I love automated tests. While I’m not really a TDD fan in most cases (I prefer to write tests after the code is written), I still find them invaluable. They help me to understand the code better, and they help me to refactor it with confidence. But the main point is that I’m usually too lazy to test things manually, and on my personal projects I prefer to dedicate the time I have to writing new features, not testing the old ones. While working on one of my recent personal projects I decided to use JWT for authentication, and I wanted to test it properly in Web layer. So, here’s how I did it.

JWT in Spring Boot

JWT Authentication in SpringBoot usually works out of the box. You just need to add spring-boot-starter-security dependency to your project, and Spring will take care of the rest. You can find more details in Spring Security documentation. In my case I used Firebase Authentication, but really nothing else then setting up the project in Firebase and configuring Spring Security was required. Any other JWT-compatible provider should work just as well (e.g. Auth0, Okta, etc.)

OAuth2 Resource Server config:

          issuer-uri: https://securetoken.google.com/your_project_id

Also, we need to configure SpringSecurity itself:

    prePostEnabled = true,
    securedEnabled = true,
    jsr250Enabled = true
class SecurityConfiguration {
    fun filterChain(http: HttpSecurity): SecurityFilterChain {
        http.invoke {
            cors { }
            csrf { disable() }

            authorizeRequests {
                authorize("/actuator", permitAll)
                authorize("/actuator/**", permitAll)
                authorize(anyRequest, authenticated)
            oauth2ResourceServer {
                jwt {}
            sessionManagement {
                sessionCreationPolicy = SessionCreationPolicy.STATELESS

        return http.build()

This will make sure all requests to /actuator endpoints are not authenticated, and all other requests are authenticated using JWT. SpringSecurity will take care of the rest and you can extract the user details from the Authentication or Principal objects in your controllers.

Testing JWT

Great thing about testing in Spring is that you can decide how much of the application you want to test. You can test just the controller, or you can test the whole application. I my case I just wanted to test the controller, so I used @WebMvcTest annotation. For start, here’s the simple sample test:

class SampleControllerTest {
    lateinit var mockMvc: MockMvc

Looks pretty standard. We just define a @WebMvcTest for our controller, and we import our SecurityConfiguration which we defined earlier.

The new component here is @WithMockJwtUser annotation to mock the JWT user. Here’s the code for it:

@WithSecurityContext(factory = WithMockJwtUserSecurityContextFactory::class)
annotation class WithMockJwtUser(
    val username: String = "user",
    val email: String = "user@example.com",
    val roles: Array<String> = ["USER"]

It’s simple enough - we can define the username, email and roles for our user. But how does it work? Let’s look at the WithMockJwtUserSecurityContextFactory:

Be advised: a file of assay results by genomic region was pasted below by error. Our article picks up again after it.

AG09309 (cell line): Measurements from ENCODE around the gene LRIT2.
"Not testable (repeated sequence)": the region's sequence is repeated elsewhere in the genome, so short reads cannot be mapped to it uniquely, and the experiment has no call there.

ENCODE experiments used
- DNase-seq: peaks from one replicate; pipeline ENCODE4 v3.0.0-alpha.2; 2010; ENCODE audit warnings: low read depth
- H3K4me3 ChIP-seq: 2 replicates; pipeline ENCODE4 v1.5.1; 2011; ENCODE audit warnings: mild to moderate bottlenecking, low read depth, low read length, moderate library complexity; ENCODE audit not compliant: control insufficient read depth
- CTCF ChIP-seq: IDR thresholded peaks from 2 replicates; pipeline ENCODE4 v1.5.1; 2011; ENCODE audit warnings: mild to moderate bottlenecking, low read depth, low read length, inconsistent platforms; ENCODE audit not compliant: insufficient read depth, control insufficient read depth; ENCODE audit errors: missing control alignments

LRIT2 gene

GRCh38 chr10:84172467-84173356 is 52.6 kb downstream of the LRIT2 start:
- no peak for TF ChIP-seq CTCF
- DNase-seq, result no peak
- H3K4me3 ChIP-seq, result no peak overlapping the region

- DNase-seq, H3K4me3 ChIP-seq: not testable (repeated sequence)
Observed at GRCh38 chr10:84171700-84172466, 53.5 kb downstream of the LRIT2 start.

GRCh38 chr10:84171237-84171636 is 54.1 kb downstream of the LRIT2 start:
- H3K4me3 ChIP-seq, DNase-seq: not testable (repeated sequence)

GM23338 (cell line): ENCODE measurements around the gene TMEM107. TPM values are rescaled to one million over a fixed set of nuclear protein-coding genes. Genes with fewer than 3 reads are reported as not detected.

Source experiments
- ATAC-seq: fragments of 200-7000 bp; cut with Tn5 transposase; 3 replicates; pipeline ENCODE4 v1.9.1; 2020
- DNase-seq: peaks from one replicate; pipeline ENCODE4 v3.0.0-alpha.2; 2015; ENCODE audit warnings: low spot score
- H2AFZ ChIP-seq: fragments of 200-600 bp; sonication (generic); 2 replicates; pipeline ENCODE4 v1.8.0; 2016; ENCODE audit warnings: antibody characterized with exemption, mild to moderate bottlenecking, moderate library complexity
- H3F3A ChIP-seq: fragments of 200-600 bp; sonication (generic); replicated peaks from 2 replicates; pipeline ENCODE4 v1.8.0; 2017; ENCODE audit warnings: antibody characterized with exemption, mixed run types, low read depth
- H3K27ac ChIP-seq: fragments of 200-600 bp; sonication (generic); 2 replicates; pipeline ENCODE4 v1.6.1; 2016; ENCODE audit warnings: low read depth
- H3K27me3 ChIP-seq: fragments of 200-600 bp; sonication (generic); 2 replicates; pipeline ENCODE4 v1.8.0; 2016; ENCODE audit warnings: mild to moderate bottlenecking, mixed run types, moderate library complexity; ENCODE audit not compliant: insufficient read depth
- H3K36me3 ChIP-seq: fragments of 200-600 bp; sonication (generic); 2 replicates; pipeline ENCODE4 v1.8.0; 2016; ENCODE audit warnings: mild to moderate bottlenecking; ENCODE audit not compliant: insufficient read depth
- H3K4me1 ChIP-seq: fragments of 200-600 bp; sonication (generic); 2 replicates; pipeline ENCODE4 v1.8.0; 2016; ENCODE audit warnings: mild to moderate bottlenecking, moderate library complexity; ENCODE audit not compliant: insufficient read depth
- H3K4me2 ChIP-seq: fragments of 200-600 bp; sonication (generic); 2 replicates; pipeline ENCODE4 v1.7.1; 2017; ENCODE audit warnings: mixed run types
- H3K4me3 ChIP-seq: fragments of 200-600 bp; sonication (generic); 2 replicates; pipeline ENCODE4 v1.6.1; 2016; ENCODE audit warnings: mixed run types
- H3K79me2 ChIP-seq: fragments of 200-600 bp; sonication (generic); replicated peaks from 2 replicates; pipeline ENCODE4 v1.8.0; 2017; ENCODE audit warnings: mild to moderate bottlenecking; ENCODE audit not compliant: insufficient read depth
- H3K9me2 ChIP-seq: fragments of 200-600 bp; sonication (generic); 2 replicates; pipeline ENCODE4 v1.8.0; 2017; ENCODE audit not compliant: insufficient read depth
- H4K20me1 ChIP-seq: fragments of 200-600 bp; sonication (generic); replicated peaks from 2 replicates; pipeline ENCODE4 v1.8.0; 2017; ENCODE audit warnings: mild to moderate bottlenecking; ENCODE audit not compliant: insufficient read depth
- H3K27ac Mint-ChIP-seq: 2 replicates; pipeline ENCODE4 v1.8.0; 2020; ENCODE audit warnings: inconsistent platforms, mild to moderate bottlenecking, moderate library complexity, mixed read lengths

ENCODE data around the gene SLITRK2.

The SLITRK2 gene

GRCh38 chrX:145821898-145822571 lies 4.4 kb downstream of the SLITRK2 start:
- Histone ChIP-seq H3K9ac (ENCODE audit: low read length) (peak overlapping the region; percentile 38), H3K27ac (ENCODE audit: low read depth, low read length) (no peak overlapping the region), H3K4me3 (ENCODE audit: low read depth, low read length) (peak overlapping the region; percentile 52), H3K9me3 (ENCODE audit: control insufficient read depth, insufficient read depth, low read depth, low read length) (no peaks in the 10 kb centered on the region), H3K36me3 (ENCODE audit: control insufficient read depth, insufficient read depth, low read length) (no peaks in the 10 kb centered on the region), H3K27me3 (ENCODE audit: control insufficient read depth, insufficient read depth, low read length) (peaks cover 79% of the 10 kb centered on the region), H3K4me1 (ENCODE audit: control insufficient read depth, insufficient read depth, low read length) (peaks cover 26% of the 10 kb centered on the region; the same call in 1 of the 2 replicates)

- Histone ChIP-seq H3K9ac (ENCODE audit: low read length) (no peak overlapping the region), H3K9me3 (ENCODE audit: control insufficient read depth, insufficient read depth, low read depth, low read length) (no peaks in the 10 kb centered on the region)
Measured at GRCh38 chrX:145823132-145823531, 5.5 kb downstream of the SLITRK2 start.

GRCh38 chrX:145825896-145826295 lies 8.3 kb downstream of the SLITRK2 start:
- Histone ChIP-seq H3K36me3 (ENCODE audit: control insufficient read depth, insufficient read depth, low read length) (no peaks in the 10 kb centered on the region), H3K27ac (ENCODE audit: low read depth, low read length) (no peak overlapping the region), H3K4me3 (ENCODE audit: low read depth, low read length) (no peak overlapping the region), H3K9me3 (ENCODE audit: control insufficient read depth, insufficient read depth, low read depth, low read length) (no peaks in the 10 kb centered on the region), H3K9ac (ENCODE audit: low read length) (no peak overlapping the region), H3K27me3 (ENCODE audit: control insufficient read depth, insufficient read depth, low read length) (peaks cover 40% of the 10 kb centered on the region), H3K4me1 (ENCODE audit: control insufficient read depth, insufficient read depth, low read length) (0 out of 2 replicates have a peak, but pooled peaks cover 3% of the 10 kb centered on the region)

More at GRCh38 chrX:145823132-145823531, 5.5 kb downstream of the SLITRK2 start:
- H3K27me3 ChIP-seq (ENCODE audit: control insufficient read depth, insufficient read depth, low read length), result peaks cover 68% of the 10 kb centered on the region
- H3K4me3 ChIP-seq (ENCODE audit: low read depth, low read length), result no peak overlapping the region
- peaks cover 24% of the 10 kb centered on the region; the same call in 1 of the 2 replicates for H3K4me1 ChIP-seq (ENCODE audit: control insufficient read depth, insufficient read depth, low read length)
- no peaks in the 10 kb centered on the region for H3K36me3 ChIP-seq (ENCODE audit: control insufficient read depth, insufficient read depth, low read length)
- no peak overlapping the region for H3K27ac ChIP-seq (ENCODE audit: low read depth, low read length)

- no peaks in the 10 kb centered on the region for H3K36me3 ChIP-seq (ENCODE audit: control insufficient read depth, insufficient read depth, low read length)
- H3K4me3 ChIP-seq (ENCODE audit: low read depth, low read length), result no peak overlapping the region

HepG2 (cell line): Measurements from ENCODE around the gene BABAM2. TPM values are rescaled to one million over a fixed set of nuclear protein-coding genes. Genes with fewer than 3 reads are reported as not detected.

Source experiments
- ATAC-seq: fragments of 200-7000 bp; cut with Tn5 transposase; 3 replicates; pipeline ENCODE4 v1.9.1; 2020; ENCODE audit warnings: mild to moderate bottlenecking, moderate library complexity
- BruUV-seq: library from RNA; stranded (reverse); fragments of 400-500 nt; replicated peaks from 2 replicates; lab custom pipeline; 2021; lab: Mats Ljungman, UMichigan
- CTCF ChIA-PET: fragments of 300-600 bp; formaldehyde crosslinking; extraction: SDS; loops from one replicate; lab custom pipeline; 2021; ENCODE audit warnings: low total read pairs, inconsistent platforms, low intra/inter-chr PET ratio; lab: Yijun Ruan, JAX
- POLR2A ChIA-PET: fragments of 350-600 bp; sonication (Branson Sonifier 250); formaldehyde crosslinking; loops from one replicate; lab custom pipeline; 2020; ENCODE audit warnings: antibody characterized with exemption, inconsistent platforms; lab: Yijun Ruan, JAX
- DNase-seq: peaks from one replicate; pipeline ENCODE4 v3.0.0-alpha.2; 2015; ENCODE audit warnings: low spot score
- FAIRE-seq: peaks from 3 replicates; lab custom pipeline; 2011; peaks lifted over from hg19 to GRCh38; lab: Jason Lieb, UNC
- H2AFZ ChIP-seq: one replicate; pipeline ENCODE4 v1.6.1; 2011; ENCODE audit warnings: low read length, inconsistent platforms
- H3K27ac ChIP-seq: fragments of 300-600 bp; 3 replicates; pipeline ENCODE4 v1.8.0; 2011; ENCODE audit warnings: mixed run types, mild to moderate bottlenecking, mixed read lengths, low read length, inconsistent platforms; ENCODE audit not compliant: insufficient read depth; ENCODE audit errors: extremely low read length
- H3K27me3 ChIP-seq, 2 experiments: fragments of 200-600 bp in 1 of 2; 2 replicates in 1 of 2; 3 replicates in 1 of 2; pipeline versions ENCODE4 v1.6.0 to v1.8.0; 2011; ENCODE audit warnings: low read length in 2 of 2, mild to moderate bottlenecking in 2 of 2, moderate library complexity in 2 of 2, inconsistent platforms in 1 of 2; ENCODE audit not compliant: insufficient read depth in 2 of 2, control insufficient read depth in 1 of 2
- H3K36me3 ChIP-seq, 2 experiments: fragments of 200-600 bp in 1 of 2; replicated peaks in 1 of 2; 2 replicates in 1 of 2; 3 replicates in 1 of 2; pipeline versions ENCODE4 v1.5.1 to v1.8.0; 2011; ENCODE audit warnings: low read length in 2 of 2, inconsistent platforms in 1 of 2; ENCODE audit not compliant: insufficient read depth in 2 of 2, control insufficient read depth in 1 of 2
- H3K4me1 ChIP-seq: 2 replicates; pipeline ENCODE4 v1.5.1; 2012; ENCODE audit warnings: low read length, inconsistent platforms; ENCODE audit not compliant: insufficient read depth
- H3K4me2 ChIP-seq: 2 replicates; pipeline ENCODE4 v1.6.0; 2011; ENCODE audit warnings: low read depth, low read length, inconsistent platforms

class WithMockJwtUserSecurityContextFactory : WithSecurityContextFactory<WithMockJwtUser> {
    override fun createSecurityContext(annotation: WithMockJwtUser): SecurityContext {
        val context: SecurityContext = SecurityContextHolder.createEmptyContext()
        // Set headers
        val headers = mapOf(
            "alg" to "HS256",
            "typ" to "JWT"

        // Set JWT claims for authentication, e.g. "sub", "roles", etc.
        val claims: Map<String, Any> = mutableMapOf(
            "iss" to "https://mockissuer.com",
            "aud" to "audience",
            "sub" to annotation.username, // this is an external User ID from Firebase
            "name" to annotation.username,
            "email" to annotation.email,
            "picture" to "https://placekitten.com/96/96",
            "roles" to annotation.roles.joinToString(",") { "ROLE_${it.trim()}" }

        val issuedAt = Instant.now()
        val expiresAt = issuedAt.plus(Duration.ofDays(1))
        val jwt = Jwt("mockToken", issuedAt, expiresAt, headers, claims)
        val authentication = JwtAuthenticationToken(jwt)

        authentication.isAuthenticated = true
        authentication.details = WebAuthenticationDetails(MockHttpServletRequest())
        context.authentication = authentication

        return context

The above implementation is pretty simple. We just create a JWT token with the claims we need, and then we create a JwtAuthenticationToken with the token we created. The JwtAuthenticationToken is a standard Spring Security class, and it’s used to authenticate the user. The JwtAuthenticationToken is then set as the authentication object in the SecurityContext and returned.

When our controller is called, the JwtAuthenticationToken will be used to authenticate the user, and we can extract the user details from the Authentication object.

As we also have properties like roles in our JWT token, we can use them to test the authorization part of our controller. For example, if we have a method like this:

fun admin(): String {
    return "admin"

We can test it like this:

fun `admin endpoint should return 200`() {
    mockMvc.get("/admin") {
        accept = MediaType.APPLICATION_JSON
    }.andExpect {
        status { isOk }

And that’s it. We can now easily test our JWT authentication and authorization in our controller tests.

Until next time ✌️